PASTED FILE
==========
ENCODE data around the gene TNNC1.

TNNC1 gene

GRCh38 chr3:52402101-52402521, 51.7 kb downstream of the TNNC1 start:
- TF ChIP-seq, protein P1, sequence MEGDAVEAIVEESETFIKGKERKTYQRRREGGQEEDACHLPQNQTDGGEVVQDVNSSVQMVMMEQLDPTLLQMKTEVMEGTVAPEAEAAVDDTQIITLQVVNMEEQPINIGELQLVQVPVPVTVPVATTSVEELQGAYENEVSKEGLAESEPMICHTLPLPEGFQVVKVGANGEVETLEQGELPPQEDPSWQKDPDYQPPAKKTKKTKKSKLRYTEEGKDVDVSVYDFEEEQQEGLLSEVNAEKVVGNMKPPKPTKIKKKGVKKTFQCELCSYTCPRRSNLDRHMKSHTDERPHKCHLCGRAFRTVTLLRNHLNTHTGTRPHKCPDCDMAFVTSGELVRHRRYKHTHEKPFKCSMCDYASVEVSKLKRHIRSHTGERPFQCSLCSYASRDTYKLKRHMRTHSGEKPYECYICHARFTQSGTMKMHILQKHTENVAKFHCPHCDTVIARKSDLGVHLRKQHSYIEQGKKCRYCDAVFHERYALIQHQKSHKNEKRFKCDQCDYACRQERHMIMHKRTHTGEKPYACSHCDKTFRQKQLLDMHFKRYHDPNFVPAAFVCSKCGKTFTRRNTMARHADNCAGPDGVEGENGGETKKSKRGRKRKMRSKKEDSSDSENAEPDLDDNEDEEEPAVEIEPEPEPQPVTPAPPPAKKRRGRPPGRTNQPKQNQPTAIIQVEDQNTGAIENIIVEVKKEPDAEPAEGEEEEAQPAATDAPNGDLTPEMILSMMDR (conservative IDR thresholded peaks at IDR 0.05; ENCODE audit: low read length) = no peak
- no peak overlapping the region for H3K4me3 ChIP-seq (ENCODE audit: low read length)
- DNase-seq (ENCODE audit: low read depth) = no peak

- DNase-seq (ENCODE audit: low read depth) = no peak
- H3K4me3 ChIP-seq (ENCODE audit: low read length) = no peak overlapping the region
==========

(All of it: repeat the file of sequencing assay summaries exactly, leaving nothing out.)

ENCODE data around the gene TNNC1.

TNNC1 gene

GRCh38 chr3:52402101-52402521, 51.7 kb downstream of the TNNC1 start:
- TF ChIP-seq, protein P1, sequence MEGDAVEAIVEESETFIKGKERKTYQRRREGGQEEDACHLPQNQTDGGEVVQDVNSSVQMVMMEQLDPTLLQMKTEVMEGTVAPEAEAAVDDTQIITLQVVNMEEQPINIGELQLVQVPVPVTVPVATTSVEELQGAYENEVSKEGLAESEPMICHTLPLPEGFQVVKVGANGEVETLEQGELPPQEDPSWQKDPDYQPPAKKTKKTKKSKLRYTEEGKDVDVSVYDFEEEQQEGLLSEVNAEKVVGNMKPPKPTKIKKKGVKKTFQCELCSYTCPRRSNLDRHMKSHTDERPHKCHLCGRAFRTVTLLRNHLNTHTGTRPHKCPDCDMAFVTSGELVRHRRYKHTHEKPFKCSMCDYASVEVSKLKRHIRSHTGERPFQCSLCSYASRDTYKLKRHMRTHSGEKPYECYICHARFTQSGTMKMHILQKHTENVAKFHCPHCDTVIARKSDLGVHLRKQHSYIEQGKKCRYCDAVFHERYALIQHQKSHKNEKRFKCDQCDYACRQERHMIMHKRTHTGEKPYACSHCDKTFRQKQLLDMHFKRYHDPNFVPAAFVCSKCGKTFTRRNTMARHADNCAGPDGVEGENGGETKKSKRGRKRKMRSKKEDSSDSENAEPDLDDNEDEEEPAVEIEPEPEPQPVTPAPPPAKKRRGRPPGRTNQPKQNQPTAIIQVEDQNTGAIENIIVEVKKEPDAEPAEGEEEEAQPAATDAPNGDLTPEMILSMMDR (conservative IDR thresholded peaks at IDR 0.05; ENCODE audit: low read length) = no peak
- no peak overlapping the region for H3K4me3 ChIP-seq (ENCODE audit: low read length)
- DNase-seq (ENCODE audit: low read depth) = no peak

- DNase-seq (ENCODE audit: low read depth) = no peak
- H3K4me3 ChIP-seq (ENCODE audit: low read length) = no peak overlapping the region